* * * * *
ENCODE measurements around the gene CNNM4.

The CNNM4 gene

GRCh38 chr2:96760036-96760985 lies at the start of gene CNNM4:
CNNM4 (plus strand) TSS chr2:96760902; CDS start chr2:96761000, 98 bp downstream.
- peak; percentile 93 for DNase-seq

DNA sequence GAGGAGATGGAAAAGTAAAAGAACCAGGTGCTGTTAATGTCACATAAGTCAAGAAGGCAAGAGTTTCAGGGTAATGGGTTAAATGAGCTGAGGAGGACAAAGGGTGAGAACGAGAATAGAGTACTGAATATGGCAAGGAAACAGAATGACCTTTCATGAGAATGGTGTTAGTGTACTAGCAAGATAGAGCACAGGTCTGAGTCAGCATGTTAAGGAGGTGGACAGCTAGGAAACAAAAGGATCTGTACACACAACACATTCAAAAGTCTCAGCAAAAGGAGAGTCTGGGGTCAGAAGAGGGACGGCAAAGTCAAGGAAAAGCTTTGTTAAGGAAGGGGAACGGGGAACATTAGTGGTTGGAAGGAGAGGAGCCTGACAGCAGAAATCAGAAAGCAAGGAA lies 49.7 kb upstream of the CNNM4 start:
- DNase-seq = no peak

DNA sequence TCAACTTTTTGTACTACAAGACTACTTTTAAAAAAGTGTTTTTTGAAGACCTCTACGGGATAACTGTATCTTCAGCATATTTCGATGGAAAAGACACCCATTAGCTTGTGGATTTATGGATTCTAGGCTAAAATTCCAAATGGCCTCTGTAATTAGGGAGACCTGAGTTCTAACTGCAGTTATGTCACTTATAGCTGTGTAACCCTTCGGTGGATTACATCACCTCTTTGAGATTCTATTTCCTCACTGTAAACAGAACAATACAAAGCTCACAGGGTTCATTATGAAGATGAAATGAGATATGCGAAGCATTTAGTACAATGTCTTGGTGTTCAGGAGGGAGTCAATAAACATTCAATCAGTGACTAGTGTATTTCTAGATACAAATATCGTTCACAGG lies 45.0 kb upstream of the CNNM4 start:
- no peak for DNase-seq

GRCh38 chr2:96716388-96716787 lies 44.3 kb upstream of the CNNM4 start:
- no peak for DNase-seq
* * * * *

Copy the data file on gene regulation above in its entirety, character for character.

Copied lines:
ENCODE measurements around the gene CNNM4.

The CNNM4 gene

GRCh38 chr2:96760036-96760985 lies at the start of gene CNNM4:
CNNM4 (plus strand) TSS chr2:96760902; CDS start chr2:96761000, 98 bp downstream.
- peak; percentile 93 for DNase-seq

DNA sequence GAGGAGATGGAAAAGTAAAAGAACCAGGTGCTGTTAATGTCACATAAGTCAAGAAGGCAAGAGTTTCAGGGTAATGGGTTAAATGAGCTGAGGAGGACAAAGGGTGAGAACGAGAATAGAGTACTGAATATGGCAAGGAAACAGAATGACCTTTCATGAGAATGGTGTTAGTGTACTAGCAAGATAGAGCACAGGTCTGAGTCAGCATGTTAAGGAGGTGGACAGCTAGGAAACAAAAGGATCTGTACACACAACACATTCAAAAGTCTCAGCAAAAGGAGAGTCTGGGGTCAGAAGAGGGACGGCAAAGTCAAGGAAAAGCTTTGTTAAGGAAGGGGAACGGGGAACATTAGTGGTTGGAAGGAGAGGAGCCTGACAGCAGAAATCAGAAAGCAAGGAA lies 49.7 kb upstream of the CNNM4 start:
- DNase-seq = no peak

DNA sequence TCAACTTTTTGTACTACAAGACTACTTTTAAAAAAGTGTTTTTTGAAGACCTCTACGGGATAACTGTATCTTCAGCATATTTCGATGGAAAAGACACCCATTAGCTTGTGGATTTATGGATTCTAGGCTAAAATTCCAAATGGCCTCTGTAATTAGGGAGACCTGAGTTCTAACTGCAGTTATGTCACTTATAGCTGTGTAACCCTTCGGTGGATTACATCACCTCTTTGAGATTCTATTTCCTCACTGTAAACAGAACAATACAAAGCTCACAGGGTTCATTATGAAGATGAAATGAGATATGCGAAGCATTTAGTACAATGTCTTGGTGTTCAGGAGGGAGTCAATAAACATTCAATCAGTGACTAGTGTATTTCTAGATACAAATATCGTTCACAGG lies 45.0 kb upstream of the CNNM4 start:
- no peak for DNase-seq

GRCh38 chr2:96716388-96716787 lies 44.3 kb upstream of the CNNM4 start:
- no peak for DNase-seq